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The Boat Race 1985

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131st Boat Race
Date 6 April 1985
Winner Oxford
Margin of victory 4 and 3/4 lengths
Winning time 17 minutes 11 seconds
Overall record
Umpire Ronnie Howard
Other races
Reserve winner Isis
Women's winner Oxford

The 131st Boat Race took place on 6 April 1985. Held annually, the event is a side-by-side rowing race between crews from the Universities of Oxford and Cambridge along the River Thames. Oxford won by four-and-three-quarter lengths. Bruce Philp became the first man to row for both universities having previously rowed for Cambridge, and Henrietta Shaw became the first female cox for Cambridge.

Isis won the reserve race, while Oxford were victorious in the Women's Boat Race.


The Boat Race is a side-by-side rowing competition between the University of Oxford (sometimes referred to as the "Dark Blues")[1] and the University of Cambridge (sometimes referred to as the "Light Blues").[1] First held in 1829, the race takes place on the 4.2-mile (6.8 km) Championship Course on the River Thames in southwest London.[2] The rivalry is a major point of honour between the two universities and followed throughout the United Kingdom and broadcast worldwide.[3][4] Oxford went into the race as reigning champions, having beaten Cambridge by three-and-a-quarter lengths in the previous year's race. However Cambridge held the overall lead, with 68 victories to Oxford's 61 (excluding the "dead heat" of 1877).[5] The race was sponsored by Ladbrokes for the ninth consecutive year.[6]

The first Women's Boat Race took place in 1927, but did not become an annual fixture until the 1960s. Until 2014, the contest was conducted as part of the Henley Boat Races, but as of the 2015 race, it is held on the River Thames, on the same day as the men's main and reserve races.[7] The reserve race, contested between Oxford's Isis boat and Cambridge's Goldie boat has been held since 1965. It usually takes place on the Tideway, prior to the main Boat Race.[8]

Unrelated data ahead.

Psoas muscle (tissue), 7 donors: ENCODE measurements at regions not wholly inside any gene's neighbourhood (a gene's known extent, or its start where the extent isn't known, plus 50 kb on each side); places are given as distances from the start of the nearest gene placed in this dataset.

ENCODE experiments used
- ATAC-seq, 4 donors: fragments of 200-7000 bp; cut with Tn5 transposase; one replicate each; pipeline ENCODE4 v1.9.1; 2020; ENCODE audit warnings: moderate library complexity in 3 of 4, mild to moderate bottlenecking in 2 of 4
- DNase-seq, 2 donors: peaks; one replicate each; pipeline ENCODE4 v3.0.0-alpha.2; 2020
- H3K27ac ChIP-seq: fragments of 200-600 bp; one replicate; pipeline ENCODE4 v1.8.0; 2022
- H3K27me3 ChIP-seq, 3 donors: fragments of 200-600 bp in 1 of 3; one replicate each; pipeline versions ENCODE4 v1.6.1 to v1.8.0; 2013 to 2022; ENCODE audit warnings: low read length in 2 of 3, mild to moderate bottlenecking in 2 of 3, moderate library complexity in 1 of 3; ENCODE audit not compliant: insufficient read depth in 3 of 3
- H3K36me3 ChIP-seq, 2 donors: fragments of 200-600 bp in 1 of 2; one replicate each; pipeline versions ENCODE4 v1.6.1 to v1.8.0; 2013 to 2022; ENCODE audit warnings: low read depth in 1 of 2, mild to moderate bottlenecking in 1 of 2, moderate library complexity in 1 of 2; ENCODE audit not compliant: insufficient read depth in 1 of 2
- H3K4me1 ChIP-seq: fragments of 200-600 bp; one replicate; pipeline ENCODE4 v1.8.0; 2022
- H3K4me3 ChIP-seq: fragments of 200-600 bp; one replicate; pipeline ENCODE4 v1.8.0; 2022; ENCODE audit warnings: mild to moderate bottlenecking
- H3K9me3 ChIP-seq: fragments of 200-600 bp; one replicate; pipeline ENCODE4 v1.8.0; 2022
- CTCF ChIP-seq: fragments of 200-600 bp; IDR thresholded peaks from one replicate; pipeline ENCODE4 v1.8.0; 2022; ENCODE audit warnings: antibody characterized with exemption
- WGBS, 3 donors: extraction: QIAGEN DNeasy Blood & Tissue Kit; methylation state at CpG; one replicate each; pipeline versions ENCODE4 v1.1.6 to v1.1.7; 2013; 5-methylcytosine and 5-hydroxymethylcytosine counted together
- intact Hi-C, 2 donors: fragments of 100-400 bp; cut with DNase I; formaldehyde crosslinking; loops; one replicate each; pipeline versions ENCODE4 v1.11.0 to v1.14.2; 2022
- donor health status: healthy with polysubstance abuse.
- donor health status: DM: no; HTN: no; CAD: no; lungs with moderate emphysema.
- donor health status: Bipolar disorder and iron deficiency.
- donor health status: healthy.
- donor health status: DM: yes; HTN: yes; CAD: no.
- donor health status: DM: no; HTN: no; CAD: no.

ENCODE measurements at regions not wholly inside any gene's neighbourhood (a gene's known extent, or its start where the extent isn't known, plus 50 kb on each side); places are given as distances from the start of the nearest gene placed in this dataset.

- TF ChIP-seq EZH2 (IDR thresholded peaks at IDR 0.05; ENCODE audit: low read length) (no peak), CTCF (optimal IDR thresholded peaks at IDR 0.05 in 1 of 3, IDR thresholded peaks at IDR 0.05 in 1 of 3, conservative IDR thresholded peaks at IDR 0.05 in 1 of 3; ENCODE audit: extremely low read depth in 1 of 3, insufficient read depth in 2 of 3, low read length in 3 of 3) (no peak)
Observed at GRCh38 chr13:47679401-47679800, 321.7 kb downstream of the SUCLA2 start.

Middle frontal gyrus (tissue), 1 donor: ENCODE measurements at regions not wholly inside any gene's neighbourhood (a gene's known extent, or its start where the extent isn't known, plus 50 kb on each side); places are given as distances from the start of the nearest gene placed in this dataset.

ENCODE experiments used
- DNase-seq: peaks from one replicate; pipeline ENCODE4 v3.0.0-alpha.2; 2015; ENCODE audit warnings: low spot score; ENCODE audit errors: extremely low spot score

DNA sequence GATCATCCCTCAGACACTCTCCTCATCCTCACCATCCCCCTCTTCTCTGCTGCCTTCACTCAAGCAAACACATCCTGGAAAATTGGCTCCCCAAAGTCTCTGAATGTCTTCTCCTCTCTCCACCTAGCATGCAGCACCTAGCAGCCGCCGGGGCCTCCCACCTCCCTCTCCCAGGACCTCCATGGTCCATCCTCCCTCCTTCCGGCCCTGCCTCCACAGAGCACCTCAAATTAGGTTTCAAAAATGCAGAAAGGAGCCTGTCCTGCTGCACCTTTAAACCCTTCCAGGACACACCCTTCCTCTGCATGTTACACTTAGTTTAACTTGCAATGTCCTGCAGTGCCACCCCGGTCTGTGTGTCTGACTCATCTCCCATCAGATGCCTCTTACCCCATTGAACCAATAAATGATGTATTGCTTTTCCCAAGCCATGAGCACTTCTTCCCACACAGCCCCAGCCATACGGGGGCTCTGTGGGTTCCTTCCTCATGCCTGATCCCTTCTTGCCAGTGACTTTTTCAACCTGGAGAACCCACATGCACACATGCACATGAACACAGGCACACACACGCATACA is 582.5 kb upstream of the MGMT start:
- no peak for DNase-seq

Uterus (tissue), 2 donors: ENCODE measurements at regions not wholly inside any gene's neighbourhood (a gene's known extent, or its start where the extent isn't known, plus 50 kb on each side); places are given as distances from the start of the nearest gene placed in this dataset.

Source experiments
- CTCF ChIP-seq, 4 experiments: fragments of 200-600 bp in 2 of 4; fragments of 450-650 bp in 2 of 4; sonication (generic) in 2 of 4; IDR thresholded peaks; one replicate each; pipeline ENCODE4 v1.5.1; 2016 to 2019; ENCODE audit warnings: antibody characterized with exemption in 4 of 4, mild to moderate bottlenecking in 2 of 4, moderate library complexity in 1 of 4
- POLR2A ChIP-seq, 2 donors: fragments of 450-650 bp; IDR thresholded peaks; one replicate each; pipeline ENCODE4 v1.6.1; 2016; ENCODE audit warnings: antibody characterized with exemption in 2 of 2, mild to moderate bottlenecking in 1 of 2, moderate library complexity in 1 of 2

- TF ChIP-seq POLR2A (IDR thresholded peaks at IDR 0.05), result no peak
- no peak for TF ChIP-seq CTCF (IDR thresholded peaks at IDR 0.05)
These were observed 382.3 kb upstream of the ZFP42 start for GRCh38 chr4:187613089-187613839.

Oxford were pre-race favourites, and weighed an average of 4 pounds (1.8 kg) per rower more than their opponents.[6] Oxford's crew contained four former Blues while Cambridge featured three.[6] Bruce Philp became the first man to row for both universities, having represented Cambridge in the 1982 and 1983 races.[9][10] Henrietta Shaw became the first woman to cox the Cambridge boat.[9]

John Garrett (pictured in 2018) rowed at number 7 for Cambridge.
Seat Oxford
University of Cambridge coat of arms.svg
Name College Weight Name College Weight
Bow G J Cartledge New College 13 st 6 lb J S Witter St Catharine's 12 st 11 lb
2 C L Richmond Christ Church 12 st 1 lb A L Pasternak Magdalene 13 st 0 lb
3 B M Philp Worcester 15 st 0 lb J D Hughes Downing 13 st 10 lb
4 A M S Thomas Pembroke 13 st 1 lb P M Broughton Magdalene 14 st 7 lb
5 P M Hare Balliol 15 st 3 lb S M Peel Downing 14 st 5 lb
6 G R D Jones New College 14 st 1 lb G A Barnard Robinson 13 st 2 lb
7 W J Lang Magdalen 14 st 3 lb J L Garrett Lady Margaret Boat Club 14 st 8 lb